Leigh Caldwell offers an analysis. Here is one bit:
…why is it losing so much money when demand is so high? The 48-seat restaurant has a six-month season with about 8,000 covers a year. It receives 300,000 applications for those seats [though this article says a million and this one two million], selling out the whole year's reservations on the same day that bookings open for the season. Why wouldn't they bump up the price from 230 to 330 euros, to simultaneously manage demand and eliminate the losses? Price elasticity can't be that high.
My hypothesis is that the restaurant was never intended to turn a profit, but rather it was a loss leader for book sales, endorsements, lecture fees, TV contracts, cookware lines, and so on for Ferran Adria. Even if higher prices could bring in a twenty percent rate of profit, it wouldn't — at this point — be worth keeping the place up and running. Adria already has a reputation as the world's greatest chef, running the world's greatest restaurant. It's best to quit while ahead and branch out into food-related money-making ventures.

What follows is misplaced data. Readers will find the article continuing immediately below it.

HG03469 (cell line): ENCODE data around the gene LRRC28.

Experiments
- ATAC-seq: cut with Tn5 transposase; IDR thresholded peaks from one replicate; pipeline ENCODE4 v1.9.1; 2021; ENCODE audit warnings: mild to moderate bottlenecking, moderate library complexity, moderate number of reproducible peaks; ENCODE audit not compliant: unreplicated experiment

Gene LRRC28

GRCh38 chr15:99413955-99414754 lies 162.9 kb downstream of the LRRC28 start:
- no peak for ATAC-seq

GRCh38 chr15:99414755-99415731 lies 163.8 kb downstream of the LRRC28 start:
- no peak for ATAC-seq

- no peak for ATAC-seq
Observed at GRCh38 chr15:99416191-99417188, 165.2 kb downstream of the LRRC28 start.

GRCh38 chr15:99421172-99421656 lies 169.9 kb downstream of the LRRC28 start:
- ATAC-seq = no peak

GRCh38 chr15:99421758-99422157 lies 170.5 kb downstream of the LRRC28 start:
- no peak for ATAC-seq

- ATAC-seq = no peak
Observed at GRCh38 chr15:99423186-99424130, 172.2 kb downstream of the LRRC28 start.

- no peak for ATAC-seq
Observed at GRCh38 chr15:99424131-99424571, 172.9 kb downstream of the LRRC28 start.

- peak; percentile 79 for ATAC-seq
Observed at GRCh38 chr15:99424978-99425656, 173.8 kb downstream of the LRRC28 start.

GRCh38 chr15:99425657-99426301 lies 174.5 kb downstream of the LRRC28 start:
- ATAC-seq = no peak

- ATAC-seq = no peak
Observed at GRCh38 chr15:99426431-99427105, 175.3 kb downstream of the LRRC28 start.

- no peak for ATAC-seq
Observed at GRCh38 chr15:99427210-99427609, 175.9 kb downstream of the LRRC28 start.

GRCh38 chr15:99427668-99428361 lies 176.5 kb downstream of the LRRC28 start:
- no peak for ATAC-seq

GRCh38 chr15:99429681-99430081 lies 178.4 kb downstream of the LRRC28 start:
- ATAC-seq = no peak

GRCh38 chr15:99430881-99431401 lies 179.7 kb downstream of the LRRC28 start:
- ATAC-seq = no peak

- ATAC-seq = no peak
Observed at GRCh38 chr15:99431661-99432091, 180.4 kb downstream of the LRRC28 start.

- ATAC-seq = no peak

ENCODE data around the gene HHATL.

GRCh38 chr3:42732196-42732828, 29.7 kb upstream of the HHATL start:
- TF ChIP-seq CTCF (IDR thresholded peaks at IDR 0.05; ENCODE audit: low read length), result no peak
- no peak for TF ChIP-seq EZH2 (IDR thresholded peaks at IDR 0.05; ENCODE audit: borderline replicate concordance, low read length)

The low prices make going a hard-to-obtain event, open up the restaurant to more people than just the very wealthy, and maximize the publicity value of Adria's name.
He won't and can't stop cooking forever, but cooking six months a year is probably not an optimum for him at this point. The real profit and loss calculation for El Bulli has to include the shadow price of his labor as an important variable.